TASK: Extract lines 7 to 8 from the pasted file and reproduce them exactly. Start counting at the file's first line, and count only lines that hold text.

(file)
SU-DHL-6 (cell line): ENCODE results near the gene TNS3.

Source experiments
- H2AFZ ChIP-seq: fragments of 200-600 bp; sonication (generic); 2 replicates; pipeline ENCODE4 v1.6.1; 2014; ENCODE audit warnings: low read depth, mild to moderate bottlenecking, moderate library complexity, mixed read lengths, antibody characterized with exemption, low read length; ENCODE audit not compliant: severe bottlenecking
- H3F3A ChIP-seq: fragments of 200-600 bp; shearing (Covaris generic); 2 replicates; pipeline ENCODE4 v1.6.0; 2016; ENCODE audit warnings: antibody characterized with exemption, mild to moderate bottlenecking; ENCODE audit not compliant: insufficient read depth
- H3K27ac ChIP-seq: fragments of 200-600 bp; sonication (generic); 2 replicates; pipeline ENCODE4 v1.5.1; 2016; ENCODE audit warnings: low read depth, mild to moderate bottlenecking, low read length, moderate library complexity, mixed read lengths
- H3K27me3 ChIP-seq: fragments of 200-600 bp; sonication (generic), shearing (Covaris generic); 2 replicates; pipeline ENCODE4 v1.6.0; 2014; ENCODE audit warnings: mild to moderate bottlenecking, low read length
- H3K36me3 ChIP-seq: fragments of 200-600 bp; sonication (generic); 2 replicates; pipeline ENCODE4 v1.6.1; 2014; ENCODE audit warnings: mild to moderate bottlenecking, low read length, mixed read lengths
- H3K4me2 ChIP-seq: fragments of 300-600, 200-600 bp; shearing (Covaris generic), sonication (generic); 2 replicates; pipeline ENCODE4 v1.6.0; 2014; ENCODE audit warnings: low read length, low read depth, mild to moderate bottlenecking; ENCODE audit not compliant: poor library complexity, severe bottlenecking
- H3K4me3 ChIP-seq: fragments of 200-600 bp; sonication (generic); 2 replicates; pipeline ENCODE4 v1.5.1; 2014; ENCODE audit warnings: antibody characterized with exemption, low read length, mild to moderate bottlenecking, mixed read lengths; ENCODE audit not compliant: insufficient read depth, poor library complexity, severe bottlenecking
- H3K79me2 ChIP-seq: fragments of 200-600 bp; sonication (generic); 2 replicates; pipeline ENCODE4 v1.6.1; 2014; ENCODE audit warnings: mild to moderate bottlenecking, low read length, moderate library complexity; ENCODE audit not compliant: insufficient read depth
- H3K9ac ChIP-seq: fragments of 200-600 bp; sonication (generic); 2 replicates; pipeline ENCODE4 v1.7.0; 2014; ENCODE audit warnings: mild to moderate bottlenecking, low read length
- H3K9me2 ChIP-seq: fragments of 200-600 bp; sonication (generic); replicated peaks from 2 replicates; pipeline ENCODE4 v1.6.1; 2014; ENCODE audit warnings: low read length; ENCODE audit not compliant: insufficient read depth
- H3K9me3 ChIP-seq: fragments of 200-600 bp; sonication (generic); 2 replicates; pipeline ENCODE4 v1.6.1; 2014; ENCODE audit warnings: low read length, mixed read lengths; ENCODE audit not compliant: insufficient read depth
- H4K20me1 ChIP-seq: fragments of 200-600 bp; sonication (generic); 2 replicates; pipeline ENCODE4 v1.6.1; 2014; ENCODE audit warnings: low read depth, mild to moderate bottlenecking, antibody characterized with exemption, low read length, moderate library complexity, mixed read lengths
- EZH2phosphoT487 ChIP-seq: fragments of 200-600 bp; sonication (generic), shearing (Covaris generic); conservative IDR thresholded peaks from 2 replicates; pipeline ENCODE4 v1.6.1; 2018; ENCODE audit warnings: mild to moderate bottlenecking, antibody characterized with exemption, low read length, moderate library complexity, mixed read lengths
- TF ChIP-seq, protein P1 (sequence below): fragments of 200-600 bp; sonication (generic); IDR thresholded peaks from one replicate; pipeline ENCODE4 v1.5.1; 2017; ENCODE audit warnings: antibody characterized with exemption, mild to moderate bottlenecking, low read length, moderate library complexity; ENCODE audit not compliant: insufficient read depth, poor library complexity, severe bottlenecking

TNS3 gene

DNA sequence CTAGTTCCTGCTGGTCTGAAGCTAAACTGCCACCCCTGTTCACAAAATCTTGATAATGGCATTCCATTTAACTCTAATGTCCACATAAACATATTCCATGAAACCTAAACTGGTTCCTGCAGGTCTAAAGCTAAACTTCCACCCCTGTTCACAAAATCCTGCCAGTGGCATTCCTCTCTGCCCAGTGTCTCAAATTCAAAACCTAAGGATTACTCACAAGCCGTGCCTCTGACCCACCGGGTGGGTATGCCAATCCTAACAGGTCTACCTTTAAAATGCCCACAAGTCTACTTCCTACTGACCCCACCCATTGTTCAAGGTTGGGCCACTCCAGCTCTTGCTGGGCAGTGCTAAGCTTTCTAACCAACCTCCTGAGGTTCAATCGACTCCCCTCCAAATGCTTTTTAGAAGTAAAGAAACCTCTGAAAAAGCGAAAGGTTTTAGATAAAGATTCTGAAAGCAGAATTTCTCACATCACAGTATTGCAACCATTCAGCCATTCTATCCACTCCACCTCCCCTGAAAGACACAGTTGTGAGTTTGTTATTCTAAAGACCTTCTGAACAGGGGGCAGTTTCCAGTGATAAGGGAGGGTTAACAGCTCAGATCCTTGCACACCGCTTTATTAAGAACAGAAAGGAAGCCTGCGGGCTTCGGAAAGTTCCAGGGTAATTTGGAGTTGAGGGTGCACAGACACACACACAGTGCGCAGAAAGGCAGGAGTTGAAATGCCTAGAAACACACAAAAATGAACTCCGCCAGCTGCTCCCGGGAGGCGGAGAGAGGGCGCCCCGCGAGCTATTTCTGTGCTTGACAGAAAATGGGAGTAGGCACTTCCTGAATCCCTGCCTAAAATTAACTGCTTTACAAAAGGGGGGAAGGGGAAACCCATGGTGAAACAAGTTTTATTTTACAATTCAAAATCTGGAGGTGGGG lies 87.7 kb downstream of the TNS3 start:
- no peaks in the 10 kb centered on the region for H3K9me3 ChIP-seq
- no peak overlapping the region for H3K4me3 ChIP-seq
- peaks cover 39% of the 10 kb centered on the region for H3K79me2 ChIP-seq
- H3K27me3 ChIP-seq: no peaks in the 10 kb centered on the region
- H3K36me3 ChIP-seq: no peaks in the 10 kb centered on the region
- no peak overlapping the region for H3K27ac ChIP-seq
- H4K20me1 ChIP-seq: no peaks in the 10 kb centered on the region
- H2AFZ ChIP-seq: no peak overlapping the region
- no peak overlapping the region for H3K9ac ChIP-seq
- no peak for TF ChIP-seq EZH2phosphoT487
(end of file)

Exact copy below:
- H3K36me3 ChIP-seq: fragments of 200-600 bp; sonication (generic); 2 replicates; pipeline ENCODE4 v1.6.1; 2014; ENCODE audit warnings: mild to moderate bottlenecking, low read length, mixed read lengths
- H3K4me2 ChIP-seq: fragments of 300-600, 200-600 bp; shearing (Covaris generic), sonication (generic); 2 replicates; pipeline ENCODE4 v1.6.0; 2014; ENCODE audit warnings: low read length, low read depth, mild to moderate bottlenecking; ENCODE audit not compliant: poor library complexity, severe bottlenecking